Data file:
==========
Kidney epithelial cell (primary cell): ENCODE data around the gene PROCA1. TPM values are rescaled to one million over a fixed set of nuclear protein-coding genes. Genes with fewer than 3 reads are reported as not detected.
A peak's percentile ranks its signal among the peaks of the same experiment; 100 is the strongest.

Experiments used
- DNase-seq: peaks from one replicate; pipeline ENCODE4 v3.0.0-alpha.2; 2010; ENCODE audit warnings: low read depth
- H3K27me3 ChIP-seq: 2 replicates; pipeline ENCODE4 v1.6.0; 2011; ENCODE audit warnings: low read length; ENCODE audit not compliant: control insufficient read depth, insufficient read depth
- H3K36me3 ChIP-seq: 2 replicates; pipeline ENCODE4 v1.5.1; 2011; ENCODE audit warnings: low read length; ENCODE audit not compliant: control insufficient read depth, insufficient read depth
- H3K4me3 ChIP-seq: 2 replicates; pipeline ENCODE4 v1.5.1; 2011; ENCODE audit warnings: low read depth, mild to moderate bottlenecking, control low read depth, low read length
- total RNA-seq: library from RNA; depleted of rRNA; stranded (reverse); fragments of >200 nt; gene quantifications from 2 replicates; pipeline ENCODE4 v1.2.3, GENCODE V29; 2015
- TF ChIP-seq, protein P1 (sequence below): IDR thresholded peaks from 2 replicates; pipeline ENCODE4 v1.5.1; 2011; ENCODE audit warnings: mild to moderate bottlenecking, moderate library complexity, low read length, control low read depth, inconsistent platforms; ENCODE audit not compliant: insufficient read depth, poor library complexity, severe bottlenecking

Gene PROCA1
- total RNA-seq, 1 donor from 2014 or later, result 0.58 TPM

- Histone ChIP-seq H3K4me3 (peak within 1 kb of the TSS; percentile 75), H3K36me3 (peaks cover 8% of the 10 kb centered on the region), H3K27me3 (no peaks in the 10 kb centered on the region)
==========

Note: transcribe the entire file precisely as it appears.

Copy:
Kidney epithelial cell (primary cell): ENCODE data around the gene PROCA1. TPM values are rescaled to one million over a fixed set of nuclear protein-coding genes. Genes with fewer than 3 reads are reported as not detected.
A peak's percentile ranks its signal among the peaks of the same experiment; 100 is the strongest.

Experiments used
- DNase-seq: peaks from one replicate; pipeline ENCODE4 v3.0.0-alpha.2; 2010; ENCODE audit warnings: low read depth
- H3K27me3 ChIP-seq: 2 replicates; pipeline ENCODE4 v1.6.0; 2011; ENCODE audit warnings: low read length; ENCODE audit not compliant: control insufficient read depth, insufficient read depth
- H3K36me3 ChIP-seq: 2 replicates; pipeline ENCODE4 v1.5.1; 2011; ENCODE audit warnings: low read length; ENCODE audit not compliant: control insufficient read depth, insufficient read depth
- H3K4me3 ChIP-seq: 2 replicates; pipeline ENCODE4 v1.5.1; 2011; ENCODE audit warnings: low read depth, mild to moderate bottlenecking, control low read depth, low read length
- total RNA-seq: library from RNA; depleted of rRNA; stranded (reverse); fragments of >200 nt; gene quantifications from 2 replicates; pipeline ENCODE4 v1.2.3, GENCODE V29; 2015
- TF ChIP-seq, protein P1 (sequence below): IDR thresholded peaks from 2 replicates; pipeline ENCODE4 v1.5.1; 2011; ENCODE audit warnings: mild to moderate bottlenecking, moderate library complexity, low read length, control low read depth, inconsistent platforms; ENCODE audit not compliant: insufficient read depth, poor library complexity, severe bottlenecking

Gene PROCA1
- total RNA-seq, 1 donor from 2014 or later, result 0.58 TPM

- Histone ChIP-seq H3K4me3 (peak within 1 kb of the TSS; percentile 75), H3K36me3 (peaks cover 8% of the 10 kb centered on the region), H3K27me3 (no peaks in the 10 kb centered on the region)